I am freaking out. My credit score is 810 — so nearly perfect. I have two credit cards. For the past five years, I have never had a debt that I couldn't pay off 100 percent and have never been late on anything. Last month, I completely spaced. My Visa was due on the 20th, and I totally forgot. I called Wells Fargo and paid on the 22nd over the phone, and they offered to waive the late fee. But now what about my credit score? What did this do to it? – Sabrina
Worrying about whether paying a credit card bill two days past the due date will hurt your credit rating is like fretting about a shark attack while living in Oklahoma. In both scenarios, you're in just about no danger. In fact, you have every right to smile and relax. Nothing bad is happening to you or your credit rating.
I'm glad that you're taking your financial record so seriously, though. Your credit score, assuming it's a FICO score, is nearing the top of the scale, as it only goes up to 850, and protecting it makes sense. Assuming that you would like to take out a loan with extremely low interest rates or get another credit card that offers a fantastic rewards program, that score will come in handy. An excellent credit score plus a healthy income will place you in the coveted “most desired customer” position, meaning you'll probably qualify for first-class products and financing.
The late payment that's bothering you won't be factored into your credit score, however, because you didn't skip an entire billing cycle. You see, there are two dates to focus on when it comes to your credit card statement. The first is the due date, which is when you're expected to send at least the minimum requested payment. If you miss that, most issuers will slap your hand with a late fee. You did the right thing by calling your issuer, because the charge was reversed. Because you're such a valued cardholder, they were eager to make you happy in this way.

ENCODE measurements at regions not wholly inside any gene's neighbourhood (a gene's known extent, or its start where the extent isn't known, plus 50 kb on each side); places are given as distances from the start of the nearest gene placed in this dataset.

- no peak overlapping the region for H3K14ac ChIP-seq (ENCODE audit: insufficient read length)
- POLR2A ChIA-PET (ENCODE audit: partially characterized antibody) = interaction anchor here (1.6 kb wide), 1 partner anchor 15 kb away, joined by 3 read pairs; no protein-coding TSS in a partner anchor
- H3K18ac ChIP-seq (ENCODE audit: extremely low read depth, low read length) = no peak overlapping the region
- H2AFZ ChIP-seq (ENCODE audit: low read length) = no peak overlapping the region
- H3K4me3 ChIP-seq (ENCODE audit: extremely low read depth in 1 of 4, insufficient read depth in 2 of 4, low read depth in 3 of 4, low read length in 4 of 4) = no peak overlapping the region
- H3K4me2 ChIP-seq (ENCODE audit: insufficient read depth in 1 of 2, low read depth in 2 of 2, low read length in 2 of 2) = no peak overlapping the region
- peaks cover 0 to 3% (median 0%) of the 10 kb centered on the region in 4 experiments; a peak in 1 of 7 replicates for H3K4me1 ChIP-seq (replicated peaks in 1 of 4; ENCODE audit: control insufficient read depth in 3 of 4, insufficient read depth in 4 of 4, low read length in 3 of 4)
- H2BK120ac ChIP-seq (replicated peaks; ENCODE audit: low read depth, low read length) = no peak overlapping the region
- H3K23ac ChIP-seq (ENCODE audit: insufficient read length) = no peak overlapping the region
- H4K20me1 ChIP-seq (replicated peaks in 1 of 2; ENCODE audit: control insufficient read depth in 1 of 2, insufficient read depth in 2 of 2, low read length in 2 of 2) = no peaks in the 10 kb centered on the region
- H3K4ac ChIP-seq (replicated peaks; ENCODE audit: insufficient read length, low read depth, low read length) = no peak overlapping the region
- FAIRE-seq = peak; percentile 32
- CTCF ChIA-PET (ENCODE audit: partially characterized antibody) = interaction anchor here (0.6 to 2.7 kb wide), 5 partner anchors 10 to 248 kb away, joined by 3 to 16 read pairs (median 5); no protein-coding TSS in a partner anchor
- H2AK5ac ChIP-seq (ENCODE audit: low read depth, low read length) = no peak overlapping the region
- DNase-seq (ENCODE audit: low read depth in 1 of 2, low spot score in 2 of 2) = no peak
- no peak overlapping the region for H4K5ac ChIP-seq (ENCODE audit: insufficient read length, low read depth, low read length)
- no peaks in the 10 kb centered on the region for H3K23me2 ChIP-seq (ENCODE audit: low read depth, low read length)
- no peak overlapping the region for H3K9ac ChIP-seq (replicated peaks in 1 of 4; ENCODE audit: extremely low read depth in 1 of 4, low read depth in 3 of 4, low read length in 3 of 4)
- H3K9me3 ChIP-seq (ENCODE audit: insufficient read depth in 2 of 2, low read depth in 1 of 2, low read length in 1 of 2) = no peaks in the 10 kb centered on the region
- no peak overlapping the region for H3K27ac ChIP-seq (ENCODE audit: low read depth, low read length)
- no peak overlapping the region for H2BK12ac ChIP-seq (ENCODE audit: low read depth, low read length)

The other time frame you have to pay attention to is not quite so clear, but definitely crucial, and that's the billing cycle. You can figure out that date by simply counting ahead by one month from when you were expected to make a payment. If you don't pay by then, the issuer will send notice to the credit bureaus that you've skipped an entire 30 days. Miss another and you'll be marked as 60 days late, and so on and so forth. Each progressive late payment will be calculated into your FICO score, and, because your payment record is the most important scoring factor, they will steadily erode your rating.
So you are safe! No one but your bank will ever know that you sent your payment in a trifle late, so freaking out about it is a waste of your precious time. Instead, just get back in the game and continue to do what you had been doing before the mini-mishap. To be absolutely certain that you won't forget again, log in to online banking and see if you can set up reminders on your bank's bill pay system. Many banks, including Wells Fargo, have this function, and they'll send you an email or text alerting you to upcoming bills. You might also consider setting up automatic payments of your entire balance — just make sure you're reviewing your card statements regularly for any mysterious charges.
Finally, keep in mind that FICO scores bounce up and down with monthly activity. Fluctuations are normal even when you're behaving perfectly, so don't get upset if you spot a slight decrease. Your numbers are firmly in the “excellent” zone, and a single few-days-late payment won't kick you from the top spot.
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